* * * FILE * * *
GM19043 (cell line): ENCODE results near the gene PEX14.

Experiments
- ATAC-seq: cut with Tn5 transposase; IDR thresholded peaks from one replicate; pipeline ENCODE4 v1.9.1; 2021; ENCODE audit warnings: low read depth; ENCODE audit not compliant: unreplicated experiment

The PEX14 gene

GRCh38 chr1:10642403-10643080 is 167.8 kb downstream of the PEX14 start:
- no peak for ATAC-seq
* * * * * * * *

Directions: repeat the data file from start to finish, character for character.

GM19043 (cell line): ENCODE results near the gene PEX14.

Experiments
- ATAC-seq: cut with Tn5 transposase; IDR thresholded peaks from one replicate; pipeline ENCODE4 v1.9.1; 2021; ENCODE audit warnings: low read depth; ENCODE audit not compliant: unreplicated experiment

The PEX14 gene

GRCh38 chr1:10642403-10643080 is 167.8 kb downstream of the PEX14 start:
- no peak for ATAC-seq